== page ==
When Joseph Stalin was in his early-30's, he had a sexual-relationship with a 13-year old girl named Lidia long before he actually became the leader of the SSSR. Apparently one night the police walked in on the two having sexual intercourse. Shortly thereafter, Lidia claimed she was pregnant and that Stalin had in fact forced himself on her.
While formally the office of the General Secretary was elective and wasn't initially regarded as the top position in the Soviet state, after Lenin's death in 1924, support became consolidated around Stalin. Instead of the ideology of world revolution professed by Leon Trotsky, the Red Army organizer, proponent of world revolution, Stalin's ideology of socialism in one country became the primary line of the Soviet politics. There exists Stalinism, an ideology that centers around Stalin's ideas and policies in the Soviet Union.
World War II
In 1939, Stalin signed a non-aggression pact with Adolf Hitler, and soon Nazi Germany and subsequently the Soviet Union invaded Poland. Hitler betrayed this pact in 1941 with the invasion of the USSR; the Red Army was soon able to defeat the Nazis, and they captured Berlin in 1945. Stalin, along with Franklin Roosevelt of the United States and Winston Churchill of the United Kingdom were among the "Big Three" in the allied leaders of WW2.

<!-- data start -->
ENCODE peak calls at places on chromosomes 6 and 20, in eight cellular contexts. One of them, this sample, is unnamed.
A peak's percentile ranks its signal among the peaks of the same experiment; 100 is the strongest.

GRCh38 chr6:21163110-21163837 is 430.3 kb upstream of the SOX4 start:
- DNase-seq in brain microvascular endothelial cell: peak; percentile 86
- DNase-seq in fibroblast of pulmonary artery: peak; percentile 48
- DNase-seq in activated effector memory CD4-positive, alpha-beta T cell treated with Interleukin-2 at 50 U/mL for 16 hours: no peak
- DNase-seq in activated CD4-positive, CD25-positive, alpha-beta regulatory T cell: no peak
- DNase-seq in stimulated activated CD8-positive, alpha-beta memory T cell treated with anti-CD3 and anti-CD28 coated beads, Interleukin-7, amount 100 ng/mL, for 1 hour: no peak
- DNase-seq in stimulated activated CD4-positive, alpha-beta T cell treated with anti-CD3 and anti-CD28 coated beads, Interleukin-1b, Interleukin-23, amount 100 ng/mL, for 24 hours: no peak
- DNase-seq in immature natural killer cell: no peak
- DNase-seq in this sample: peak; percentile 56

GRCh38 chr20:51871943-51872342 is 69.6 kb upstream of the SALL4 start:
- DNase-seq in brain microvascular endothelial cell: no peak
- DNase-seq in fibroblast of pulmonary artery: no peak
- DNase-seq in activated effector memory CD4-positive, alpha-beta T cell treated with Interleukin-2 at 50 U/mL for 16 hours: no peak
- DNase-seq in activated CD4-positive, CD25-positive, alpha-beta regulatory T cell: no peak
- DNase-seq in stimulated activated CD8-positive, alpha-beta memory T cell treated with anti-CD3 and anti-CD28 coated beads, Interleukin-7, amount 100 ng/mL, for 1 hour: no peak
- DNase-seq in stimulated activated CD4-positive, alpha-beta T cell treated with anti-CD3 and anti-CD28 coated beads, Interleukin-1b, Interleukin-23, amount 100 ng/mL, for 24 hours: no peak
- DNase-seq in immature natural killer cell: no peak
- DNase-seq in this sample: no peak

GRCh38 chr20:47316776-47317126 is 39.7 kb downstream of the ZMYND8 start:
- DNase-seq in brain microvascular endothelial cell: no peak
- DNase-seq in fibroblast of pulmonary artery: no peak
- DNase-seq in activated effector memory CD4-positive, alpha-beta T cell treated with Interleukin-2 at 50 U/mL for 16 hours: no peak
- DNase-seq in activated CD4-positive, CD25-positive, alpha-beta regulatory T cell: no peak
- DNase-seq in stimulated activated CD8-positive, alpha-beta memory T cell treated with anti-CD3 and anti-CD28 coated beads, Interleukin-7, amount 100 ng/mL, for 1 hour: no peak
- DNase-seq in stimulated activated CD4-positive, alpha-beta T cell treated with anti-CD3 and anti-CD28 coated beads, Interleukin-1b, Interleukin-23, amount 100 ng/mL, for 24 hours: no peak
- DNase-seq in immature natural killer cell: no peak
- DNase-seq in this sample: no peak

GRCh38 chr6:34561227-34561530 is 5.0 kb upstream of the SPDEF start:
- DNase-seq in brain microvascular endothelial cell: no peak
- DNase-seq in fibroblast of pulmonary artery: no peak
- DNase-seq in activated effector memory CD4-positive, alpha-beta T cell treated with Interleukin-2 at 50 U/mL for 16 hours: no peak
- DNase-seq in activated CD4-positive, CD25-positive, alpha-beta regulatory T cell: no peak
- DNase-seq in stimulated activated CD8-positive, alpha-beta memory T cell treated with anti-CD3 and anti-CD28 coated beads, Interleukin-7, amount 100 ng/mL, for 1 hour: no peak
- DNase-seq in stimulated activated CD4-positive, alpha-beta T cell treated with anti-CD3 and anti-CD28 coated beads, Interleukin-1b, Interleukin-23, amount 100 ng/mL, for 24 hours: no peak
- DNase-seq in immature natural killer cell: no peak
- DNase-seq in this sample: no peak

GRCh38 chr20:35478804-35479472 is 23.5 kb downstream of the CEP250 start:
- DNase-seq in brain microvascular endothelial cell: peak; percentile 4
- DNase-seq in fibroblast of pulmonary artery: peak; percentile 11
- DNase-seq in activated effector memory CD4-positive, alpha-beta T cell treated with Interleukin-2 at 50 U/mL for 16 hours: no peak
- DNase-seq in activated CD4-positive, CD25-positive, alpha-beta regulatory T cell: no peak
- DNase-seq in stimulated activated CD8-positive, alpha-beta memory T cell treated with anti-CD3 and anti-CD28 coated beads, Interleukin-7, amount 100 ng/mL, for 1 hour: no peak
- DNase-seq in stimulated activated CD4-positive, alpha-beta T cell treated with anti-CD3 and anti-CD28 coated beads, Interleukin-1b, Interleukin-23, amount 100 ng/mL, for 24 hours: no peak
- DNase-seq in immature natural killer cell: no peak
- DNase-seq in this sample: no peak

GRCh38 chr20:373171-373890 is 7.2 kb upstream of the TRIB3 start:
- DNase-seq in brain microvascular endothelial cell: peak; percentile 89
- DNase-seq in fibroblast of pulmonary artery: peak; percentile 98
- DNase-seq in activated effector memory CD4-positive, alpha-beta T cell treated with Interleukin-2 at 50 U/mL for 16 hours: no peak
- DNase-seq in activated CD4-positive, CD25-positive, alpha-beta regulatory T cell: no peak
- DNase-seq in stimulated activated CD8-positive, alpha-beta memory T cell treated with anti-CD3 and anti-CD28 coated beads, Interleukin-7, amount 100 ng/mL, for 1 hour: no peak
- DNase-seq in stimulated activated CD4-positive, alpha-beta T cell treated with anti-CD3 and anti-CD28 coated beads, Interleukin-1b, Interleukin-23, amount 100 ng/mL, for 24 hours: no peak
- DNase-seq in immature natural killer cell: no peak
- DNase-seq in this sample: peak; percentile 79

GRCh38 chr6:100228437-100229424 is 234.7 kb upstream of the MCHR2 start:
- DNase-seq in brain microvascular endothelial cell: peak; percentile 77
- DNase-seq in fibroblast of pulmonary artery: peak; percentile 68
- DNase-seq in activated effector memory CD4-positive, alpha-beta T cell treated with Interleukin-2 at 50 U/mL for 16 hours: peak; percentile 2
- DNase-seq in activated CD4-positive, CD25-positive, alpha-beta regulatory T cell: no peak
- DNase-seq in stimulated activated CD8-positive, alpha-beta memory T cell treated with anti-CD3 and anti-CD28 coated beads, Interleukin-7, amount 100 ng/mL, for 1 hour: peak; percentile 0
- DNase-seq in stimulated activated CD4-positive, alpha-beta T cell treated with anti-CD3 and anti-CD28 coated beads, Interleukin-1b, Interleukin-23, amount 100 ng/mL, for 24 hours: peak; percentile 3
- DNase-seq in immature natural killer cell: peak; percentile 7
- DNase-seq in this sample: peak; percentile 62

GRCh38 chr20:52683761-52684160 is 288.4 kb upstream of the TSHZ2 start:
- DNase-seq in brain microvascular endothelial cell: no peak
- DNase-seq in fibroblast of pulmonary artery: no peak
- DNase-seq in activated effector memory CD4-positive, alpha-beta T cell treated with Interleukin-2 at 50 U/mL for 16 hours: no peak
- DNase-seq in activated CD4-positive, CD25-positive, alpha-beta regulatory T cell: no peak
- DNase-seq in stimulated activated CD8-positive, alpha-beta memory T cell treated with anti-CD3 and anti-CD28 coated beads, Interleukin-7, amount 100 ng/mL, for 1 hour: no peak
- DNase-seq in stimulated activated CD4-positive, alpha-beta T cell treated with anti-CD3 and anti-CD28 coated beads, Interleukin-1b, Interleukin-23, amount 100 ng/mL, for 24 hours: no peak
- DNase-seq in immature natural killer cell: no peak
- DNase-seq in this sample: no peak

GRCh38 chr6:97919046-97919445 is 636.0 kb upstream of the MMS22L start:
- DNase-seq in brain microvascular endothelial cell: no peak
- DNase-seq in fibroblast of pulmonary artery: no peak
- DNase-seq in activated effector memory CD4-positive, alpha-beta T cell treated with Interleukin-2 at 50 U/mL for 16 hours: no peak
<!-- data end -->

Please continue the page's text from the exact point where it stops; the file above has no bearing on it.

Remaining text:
Even though the alliance was temporary, he was a very effective allied leader and has respect today for being one of the people who lead the allies to victory. After the war, communist governments gained power in eastern Europe and in other countries like China, thus causing him, as the leader of the most influential socialist state, to be branded a villain by the Western world and sparking the Cold War.
As Leader of the Soviet Union
Lenin was hesitant to the idea that Stalin would succeed him, and wrote sometime before his death "Comrade Stalin is unfit for leadership, he is too rude and undereducated." Lenin preferred Leon Trotsky to succeed him. Stalin's leadership however lead to a much more efficient military service; Stalin said "In the USSR Military it takes more courage to retreat than it does to advance."
Famously, Lenin had ordered for both homosexuality, divorce and abortion to be decriminalized once his grip on power was absolute. Stalin however recriminalized homosexuality in 1933, as well as abortion. This was possibly due to him wanting a larger population of the Soviet Union. However, lesbian activity was still legal throughout his period.
Stalin's regime was responsible for The Holodomor, a man-made famine in Ukraine directed by Stalin and coordinated by Lazar Kaganovich and Stanislav Kosior in order to eliminate the Ukrainian resistance movement. Around 12 million people died in the famine, which is considered an act of Genocide by 16 countries.
In 1944, he ordered the deportations of Chechens, Ingush, and Tartars, all of whom are majority Muslim, from their homelands to Central Asia after accusing them of collaborating with Nazi Germany. Over 400,000 people were killed during these deportations. They were not allowed to return to their homelands until 1957.